Christians often refer to Paul's conversion on the road to Damascus, but was he really saved at that moment or was it a few days later? Let's look at the evidence from the book of Acts.
It is helpful that the book of Acts records the story of Paul's Damascus Road experience in 3 different places (Acts 9, 22 & 26). This gives us plenty of Scripture to work with to answer the question.
In Acts 9:1-19, Luke (the author of Acts) tells the story of how Paul (called Saul) was confronted by the voice of Jesus as he neared the end of his journey to Damascus. The experience left him blinded for 3 days. During those 3 days, Paul did not eat or drink, but he did pray. It wasn't until after this that Paul recovered his sight, was filled with the Spirit, and was baptized.
In Acts 22:4-16, Luke records Paul's own telling of the Damascus Road story. We get slightly different details in this account, including Paul asking Jesus what he should do next (Jesus subsequently told him and Paul obeyed). As in Acts 9, it was Ananias who, later, commanded Paul to "be baptized and wash your sins away, calling on his name."
In Acts 26:12-18, Luke records another time that Paul told the story in his own words. Only this time, Paul seems to shorten the story quite a bit. There is no mention of Ananias. There is no mention of a 3 day gap. I think we can safely assume that this is an abbreviated account of what actually happened. It's the "to make a long story short" version, so to speak.
So... back to the question at hand. Was Paul saved on the Road to Damascus? Acts 26 makes it sound that way, perhaps, but that is only because Paul was giving a short-form version of his testimony. Acts 9 and 22 give us more details than Acts 26. They suggest that Paul didn't call on Jesus' name for salvation, get baptized, or become filled with the Spirit, until 3 days after that Damascus Road experience that left him blind.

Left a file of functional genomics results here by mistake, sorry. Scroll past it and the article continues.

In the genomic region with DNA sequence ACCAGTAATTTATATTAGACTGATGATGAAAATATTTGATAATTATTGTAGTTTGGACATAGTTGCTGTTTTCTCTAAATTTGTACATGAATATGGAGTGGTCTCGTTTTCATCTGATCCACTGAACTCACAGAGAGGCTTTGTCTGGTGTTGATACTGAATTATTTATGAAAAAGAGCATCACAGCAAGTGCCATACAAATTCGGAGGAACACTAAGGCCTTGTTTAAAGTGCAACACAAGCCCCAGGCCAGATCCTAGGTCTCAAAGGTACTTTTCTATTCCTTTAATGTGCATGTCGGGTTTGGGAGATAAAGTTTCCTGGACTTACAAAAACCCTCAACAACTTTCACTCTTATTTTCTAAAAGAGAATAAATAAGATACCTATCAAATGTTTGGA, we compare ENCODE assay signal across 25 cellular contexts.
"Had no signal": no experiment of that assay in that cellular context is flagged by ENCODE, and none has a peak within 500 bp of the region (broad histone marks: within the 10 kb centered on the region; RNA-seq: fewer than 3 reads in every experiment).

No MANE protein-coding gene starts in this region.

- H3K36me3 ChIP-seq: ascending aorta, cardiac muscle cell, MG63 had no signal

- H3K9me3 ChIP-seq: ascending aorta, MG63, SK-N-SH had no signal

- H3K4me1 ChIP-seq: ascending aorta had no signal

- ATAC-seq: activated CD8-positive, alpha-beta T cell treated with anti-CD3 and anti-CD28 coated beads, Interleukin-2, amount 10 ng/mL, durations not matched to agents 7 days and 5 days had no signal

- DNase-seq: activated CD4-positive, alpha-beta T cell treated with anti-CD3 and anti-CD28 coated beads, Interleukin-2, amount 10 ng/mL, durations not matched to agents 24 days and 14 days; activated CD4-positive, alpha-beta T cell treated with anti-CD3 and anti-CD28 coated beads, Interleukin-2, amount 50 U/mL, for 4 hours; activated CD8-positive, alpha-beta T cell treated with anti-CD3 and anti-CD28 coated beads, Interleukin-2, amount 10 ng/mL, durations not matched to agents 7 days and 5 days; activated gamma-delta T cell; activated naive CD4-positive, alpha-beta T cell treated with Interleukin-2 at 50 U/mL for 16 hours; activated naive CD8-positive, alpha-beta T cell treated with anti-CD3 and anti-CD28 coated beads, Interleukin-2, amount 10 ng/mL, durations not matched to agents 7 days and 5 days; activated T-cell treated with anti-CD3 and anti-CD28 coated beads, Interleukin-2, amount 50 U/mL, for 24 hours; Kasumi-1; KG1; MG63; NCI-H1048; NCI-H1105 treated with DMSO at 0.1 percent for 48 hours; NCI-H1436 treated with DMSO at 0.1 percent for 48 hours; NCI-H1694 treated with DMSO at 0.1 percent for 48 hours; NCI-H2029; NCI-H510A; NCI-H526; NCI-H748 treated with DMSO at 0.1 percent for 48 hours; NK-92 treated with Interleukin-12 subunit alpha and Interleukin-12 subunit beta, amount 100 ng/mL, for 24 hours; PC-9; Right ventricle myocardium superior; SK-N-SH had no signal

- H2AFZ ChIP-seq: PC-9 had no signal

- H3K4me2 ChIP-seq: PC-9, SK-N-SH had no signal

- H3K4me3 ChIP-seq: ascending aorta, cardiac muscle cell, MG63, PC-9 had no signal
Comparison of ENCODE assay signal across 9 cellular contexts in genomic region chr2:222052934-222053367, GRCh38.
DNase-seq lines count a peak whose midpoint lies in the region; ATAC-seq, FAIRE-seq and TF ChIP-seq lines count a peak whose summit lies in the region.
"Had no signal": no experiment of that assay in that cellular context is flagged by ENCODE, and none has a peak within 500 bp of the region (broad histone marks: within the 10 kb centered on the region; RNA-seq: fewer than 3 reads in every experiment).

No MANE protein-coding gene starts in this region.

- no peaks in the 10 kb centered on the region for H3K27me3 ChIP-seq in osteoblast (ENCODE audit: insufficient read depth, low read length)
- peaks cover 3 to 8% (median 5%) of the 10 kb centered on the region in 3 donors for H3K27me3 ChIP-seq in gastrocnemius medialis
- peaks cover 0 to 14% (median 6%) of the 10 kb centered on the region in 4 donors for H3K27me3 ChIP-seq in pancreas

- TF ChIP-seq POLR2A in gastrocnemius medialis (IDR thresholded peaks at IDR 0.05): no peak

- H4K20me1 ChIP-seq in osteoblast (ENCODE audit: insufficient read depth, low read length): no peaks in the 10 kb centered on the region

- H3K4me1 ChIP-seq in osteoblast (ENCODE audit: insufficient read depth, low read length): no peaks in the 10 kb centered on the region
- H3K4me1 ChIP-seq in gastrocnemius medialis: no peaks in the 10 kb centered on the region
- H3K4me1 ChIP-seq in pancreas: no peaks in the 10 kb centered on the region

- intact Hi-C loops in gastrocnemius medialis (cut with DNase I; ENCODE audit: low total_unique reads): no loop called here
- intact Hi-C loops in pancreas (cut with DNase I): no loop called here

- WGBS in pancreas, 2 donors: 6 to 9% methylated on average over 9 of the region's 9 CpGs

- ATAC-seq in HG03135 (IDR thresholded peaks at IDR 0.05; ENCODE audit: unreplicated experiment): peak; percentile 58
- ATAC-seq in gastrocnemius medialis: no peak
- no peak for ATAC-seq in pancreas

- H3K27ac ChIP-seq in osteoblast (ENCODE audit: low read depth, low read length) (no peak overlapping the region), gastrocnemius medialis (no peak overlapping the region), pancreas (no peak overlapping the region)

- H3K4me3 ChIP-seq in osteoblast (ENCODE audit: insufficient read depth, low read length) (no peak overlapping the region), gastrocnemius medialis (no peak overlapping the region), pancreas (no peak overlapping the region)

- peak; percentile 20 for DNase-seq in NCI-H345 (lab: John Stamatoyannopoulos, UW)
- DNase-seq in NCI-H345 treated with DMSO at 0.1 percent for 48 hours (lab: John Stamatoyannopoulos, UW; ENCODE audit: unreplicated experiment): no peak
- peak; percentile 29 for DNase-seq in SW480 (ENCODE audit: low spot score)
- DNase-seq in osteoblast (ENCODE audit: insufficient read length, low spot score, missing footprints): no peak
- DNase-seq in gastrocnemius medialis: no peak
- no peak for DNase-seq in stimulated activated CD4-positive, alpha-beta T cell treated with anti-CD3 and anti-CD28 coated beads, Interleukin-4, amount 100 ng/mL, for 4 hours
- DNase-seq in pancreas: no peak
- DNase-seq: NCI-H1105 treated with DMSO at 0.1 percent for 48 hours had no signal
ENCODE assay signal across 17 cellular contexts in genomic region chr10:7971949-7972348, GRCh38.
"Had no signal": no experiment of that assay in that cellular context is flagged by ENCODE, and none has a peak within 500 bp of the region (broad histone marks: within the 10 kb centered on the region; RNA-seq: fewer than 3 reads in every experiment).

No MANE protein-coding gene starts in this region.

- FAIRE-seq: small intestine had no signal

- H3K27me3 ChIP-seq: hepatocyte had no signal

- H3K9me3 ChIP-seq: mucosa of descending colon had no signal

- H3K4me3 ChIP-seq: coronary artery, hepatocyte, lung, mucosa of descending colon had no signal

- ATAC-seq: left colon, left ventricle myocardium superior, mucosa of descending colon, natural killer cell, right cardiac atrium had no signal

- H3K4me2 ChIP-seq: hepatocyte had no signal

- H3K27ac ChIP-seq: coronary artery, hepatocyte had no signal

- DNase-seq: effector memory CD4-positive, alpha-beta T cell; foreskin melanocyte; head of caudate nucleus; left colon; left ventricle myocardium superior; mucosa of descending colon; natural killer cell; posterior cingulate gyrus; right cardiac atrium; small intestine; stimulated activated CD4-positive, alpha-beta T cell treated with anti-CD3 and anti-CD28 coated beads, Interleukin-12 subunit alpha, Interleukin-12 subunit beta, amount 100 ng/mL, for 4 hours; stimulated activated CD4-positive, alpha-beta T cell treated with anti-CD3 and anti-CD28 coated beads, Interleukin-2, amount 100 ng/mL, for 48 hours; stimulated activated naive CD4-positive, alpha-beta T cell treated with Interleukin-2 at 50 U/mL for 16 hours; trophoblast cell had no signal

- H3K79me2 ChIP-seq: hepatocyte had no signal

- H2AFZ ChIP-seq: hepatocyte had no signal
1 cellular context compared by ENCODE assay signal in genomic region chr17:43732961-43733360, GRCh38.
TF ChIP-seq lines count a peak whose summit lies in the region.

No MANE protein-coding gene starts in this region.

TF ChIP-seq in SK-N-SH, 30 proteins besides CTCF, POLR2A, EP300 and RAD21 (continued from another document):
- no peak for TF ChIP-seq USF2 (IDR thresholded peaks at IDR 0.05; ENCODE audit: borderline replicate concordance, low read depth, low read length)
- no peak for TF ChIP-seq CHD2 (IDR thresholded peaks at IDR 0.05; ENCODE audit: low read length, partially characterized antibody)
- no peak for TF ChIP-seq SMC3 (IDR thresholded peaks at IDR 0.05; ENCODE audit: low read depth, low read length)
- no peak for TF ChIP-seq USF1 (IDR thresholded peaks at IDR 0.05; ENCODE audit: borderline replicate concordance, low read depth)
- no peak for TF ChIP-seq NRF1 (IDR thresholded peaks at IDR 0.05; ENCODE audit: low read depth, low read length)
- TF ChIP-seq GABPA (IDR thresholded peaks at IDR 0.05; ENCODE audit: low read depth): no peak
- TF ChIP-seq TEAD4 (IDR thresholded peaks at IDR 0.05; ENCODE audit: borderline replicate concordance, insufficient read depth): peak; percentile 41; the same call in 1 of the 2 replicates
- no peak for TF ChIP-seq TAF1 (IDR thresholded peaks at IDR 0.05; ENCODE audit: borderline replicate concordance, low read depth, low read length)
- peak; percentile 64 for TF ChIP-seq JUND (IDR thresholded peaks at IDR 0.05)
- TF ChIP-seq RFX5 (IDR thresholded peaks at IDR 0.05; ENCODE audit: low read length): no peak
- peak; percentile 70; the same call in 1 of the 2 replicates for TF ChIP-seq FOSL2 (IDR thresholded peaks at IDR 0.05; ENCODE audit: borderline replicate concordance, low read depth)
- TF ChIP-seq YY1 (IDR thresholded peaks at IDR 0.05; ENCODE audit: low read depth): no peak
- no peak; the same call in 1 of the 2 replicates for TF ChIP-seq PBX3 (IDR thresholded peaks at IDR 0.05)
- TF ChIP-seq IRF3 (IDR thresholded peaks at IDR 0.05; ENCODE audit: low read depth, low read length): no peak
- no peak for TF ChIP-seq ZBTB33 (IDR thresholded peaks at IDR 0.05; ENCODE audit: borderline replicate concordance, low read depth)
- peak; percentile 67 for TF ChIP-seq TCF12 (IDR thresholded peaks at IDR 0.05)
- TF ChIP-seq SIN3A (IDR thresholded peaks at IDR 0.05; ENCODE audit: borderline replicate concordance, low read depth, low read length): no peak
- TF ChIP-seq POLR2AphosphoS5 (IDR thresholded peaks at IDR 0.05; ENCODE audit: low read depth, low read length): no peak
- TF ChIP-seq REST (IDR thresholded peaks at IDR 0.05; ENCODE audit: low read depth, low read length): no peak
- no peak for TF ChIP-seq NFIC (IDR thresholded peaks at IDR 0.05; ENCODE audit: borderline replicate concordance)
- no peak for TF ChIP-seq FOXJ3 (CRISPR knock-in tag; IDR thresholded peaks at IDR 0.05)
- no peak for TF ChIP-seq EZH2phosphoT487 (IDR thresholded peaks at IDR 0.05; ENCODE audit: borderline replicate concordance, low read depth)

That being said, Paul did obey the Lord's command given to him on the road to Damascus. And he did spend those 3 days in prayer. Maybe a 'point' worth making is that a 'point' of conversion isn't always altogether clear. A first step of obedience is part of the conversion process... so is heartfelt prayer... so is calling on Jesus name for forgiveness... so is being baptized... so is evidencing the filling of the Spirit, etc.
Many of us can name a time and a place where we 'were converted', but for others conversion is more readily identified as a series of events. Paul's story, I think, can resonate with all our stories.